5 reasons to use your bound Bible & not your smartphone in church

Now before you hastily write me off as a Luddite or a stick-in-the-mud, understand that I do probably 85+% of my Bible reading online on my notebook. That’s right. However, when I’m in public, I deliberately do 99% of my reading from a bound Bible. (Yes, I’m aware there’s a pic floating around somewhere of me baptizing  my own daughter back in the day while reading Scripture from my PDA). So why go bound? Because I think you’ll find the experience liberating! But if you need more reasons, here are five.

1. You’ll eliminate a temptation factor. Though you might be able to resist giving your e-mail a quick check or sending a text to a friend, the willpower of others around you might not be so strong. Why risk luring others into the land of distraction when you’re both to be about worshiping God together and building each other up?

2. You’ll encourage the teacher or preacher. You do deliberately try to encourage those who feed you the word in the way you listen, right? Use a bound-Bible and they won’t have to wonder if you’re playing Angry Birds or looking up those verses in 2 Corinthians 5. That’s encouraging. Let them hear the light rustle of many pages turning whenever a Scripture is referenced and their pulse will quicken, their heart will be sparked, their mind will become more focused, and their passion will be stirred a bit more. That’s encouraging. Deliberately encourage your teachers and preachers every week and you’ll make them better teachers and preachers.

3. You’ll maximize your ability to understand your Bible. Sure, you can look up multiple translations on a smartphone, but that doesn’t hold a candle to being able to see a Scripture in its surrounding context at a glance. Unless you’re really working your mobile app hard, you’re just not going to get the context in your head and even if you do, it will have been so time-consuming that the speaker will be way down the road from where you are by then. You don’t look at the world through a paper-towel tube, so why look at your Bible through a three-verse window?

4. You’ll usually be quicker on the draw. I’ve tried a number of electronic Bibles, PDAs, and smartphones. Only very rarely can I look up a passage faster on a mobile electronic device than I can in my paper Bible. By the time someone has just navigated through the menus I’m already just about there or have been there for awhile. Especially if my paper Bible has index tabs. When I get beat is when it’s a rather obscure reference (i.e. – Nahum 2:13). Must I even mention that bound Bibles never lose their charge or need to be reset, either?

5. You’ll give a powerful visual to all who see it, especially children. One of the most influential memories seared into my mind is that of an elderly brother in Christ who carried his extremely well-worn Bible with him everywhere he went. And I do mean everywhere except the shower. And it was obvious that it wasn’t worn primarily from being carried. God only knows how many times that image has roused my hunger for God’s word. Somehow the image of a well-worn Otterbox-encased iPhone just doesn’t evoke the same now, does it? And it never will, for it can’t. Keep your influence as parents and grandparents in mind.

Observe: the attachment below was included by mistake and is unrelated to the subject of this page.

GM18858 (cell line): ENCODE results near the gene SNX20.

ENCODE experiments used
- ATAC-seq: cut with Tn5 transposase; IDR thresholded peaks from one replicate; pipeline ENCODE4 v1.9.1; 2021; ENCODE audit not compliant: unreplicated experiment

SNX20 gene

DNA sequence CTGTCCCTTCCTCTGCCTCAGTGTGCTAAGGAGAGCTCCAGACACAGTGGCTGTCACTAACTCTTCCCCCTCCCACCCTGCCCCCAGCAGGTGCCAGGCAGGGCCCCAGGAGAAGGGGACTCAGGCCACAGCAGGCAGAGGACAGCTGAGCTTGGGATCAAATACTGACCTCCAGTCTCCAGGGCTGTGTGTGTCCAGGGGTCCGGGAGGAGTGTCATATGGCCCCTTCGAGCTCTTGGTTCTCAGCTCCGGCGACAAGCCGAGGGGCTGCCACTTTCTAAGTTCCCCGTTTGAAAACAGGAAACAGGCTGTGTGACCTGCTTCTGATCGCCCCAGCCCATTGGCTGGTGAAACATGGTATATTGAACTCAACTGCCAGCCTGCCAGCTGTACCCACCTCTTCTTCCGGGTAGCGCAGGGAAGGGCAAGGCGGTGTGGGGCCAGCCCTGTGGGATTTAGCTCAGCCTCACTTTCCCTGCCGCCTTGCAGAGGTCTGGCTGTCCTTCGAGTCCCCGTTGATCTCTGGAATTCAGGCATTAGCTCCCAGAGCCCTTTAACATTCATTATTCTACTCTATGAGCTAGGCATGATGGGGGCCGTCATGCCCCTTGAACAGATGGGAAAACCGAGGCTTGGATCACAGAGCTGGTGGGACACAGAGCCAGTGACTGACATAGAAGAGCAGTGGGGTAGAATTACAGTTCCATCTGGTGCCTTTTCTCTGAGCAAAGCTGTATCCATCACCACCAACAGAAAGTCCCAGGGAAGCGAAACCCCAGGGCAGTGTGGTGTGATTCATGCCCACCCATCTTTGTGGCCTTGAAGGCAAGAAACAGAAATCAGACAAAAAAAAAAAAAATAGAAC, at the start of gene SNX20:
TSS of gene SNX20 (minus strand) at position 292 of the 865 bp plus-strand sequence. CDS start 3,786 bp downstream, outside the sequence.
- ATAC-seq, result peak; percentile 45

There’s a place in this world for bound Bibles and electronic Bibles. Use them both. If its been awhile since you’ve used a bound-Bible, now would be a good time to pick up a brand new Common English Bible and humbly start wearing it out in the presence of others. For your convenience, here are links to listings of CEBs available through Amazon and Barnes & Noble.

Question: What other advantages leap to your mind of a bound Bible over an electronic version?

11 Replies to “5 reasons to use your bound Bible & not your smartphone in church”

  1. I’ve used m iPads electronic Bible for over a year now in Church, and I can honestly say I lookup passages more quickly on my iPad and see more of the surrounding context than on my bound Bible. I am too interested in mynpastor’s sermons to be tempted to check email (besides, my pad is wifi only, and there is no wifi in our sanctuary). You have a point about the visual impact on children of the bound Bible, but then there is also visual impact on using screens instead of hymnals and choirs instead of electric guitars.

    1. I appreciate the interaction, Craig. I’ve not yet tried using an iPad in church, but I can certainly see how one of those would solve the problem of seeing texts in their context (#3). The wife recently won one in a drawing at work so the day is likely coming soon that we can give it a spin. Your preacher is blessed to have your solid attention (#2), but I think your argument there sidesteps my #1 (i.e. – the need for the strong to watch out for the weak, etc.). Proficiency certainly can address #4, so I’m not surprised some devices can certainly best bound Bibles in the respect. Here’s to everyone actually using their Bible, in whatever form, consistently and well in an assembly!

  2. Very good points David! Thanks for that! I’ve used my iPhone some this year, but recently decided to go back to paper in church. I love having multiple translations of the Bible in my pocket at all times, but I will be using my bound one more when I know I’m going to need it. Thanks Brother!

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